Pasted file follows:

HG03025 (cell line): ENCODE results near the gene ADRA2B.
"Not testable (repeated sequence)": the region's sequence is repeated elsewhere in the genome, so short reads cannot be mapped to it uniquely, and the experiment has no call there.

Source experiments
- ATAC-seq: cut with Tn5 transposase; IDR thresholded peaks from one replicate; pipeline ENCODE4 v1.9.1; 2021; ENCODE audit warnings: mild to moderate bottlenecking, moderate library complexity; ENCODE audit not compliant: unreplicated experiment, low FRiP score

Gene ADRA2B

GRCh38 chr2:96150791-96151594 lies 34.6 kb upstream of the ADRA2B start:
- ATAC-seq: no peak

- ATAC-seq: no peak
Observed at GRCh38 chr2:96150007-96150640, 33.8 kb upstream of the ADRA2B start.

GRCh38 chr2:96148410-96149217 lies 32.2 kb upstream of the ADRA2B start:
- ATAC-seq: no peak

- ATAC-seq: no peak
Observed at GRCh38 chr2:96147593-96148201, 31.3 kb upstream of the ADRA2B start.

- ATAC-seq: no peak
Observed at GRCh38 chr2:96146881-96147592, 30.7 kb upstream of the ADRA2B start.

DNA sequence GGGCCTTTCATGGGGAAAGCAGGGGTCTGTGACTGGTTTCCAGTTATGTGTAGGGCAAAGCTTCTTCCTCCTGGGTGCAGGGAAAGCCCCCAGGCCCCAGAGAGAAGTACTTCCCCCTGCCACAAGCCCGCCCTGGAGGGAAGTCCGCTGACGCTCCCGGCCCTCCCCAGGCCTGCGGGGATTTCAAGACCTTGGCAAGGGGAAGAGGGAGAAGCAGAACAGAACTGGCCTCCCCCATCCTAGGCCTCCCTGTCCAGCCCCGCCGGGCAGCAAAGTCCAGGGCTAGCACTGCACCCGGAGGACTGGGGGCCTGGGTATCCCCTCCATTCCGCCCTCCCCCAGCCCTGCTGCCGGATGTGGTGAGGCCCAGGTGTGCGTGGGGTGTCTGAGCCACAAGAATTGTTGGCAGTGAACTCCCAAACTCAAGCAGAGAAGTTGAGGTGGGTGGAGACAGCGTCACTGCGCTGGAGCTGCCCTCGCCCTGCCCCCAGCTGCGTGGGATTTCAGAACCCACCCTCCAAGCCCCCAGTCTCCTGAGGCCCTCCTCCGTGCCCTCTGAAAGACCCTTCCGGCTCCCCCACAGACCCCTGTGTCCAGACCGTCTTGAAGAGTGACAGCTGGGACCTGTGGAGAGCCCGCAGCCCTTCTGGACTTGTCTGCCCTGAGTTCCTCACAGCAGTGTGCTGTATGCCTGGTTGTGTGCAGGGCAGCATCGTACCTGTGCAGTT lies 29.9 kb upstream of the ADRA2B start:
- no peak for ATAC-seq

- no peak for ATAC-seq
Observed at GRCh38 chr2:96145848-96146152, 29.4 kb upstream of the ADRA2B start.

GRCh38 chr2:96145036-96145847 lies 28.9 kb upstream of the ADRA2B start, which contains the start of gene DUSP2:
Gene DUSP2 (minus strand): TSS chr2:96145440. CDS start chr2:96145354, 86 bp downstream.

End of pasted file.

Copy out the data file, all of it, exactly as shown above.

HG03025 (cell line): ENCODE results near the gene ADRA2B.
"Not testable (repeated sequence)": the region's sequence is repeated elsewhere in the genome, so short reads cannot be mapped to it uniquely, and the experiment has no call there.

Source experiments
- ATAC-seq: cut with Tn5 transposase; IDR thresholded peaks from one replicate; pipeline ENCODE4 v1.9.1; 2021; ENCODE audit warnings: mild to moderate bottlenecking, moderate library complexity; ENCODE audit not compliant: unreplicated experiment, low FRiP score

Gene ADRA2B

GRCh38 chr2:96150791-96151594 lies 34.6 kb upstream of the ADRA2B start:
- ATAC-seq: no peak

- ATAC-seq: no peak
Observed at GRCh38 chr2:96150007-96150640, 33.8 kb upstream of the ADRA2B start.

GRCh38 chr2:96148410-96149217 lies 32.2 kb upstream of the ADRA2B start:
- ATAC-seq: no peak

- ATAC-seq: no peak
Observed at GRCh38 chr2:96147593-96148201, 31.3 kb upstream of the ADRA2B start.

- ATAC-seq: no peak
Observed at GRCh38 chr2:96146881-96147592, 30.7 kb upstream of the ADRA2B start.

DNA sequence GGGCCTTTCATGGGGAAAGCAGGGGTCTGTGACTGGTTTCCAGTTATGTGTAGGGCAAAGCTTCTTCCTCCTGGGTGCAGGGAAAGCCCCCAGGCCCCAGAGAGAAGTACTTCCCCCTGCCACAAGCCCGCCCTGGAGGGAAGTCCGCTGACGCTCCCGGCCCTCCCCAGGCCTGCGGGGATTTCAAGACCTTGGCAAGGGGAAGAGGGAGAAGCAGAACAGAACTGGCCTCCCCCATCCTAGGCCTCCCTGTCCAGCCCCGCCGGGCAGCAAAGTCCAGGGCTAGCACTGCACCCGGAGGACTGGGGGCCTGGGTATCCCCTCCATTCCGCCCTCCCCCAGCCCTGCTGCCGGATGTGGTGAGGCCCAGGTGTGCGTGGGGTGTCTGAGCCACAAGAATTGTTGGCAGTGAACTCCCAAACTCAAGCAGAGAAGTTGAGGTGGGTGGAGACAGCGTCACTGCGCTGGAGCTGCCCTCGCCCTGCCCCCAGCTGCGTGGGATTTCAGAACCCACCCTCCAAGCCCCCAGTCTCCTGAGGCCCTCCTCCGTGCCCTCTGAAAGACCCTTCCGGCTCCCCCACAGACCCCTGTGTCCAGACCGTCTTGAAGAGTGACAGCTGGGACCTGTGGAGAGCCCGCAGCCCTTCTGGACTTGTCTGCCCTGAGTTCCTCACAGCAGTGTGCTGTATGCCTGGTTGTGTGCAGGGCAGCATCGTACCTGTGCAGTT lies 29.9 kb upstream of the ADRA2B start:
- no peak for ATAC-seq

- no peak for ATAC-seq
Observed at GRCh38 chr2:96145848-96146152, 29.4 kb upstream of the ADRA2B start.

GRCh38 chr2:96145036-96145847 lies 28.9 kb upstream of the ADRA2B start, which contains the start of gene DUSP2:
Gene DUSP2 (minus strand): TSS chr2:96145440. CDS start chr2:96145354, 86 bp downstream.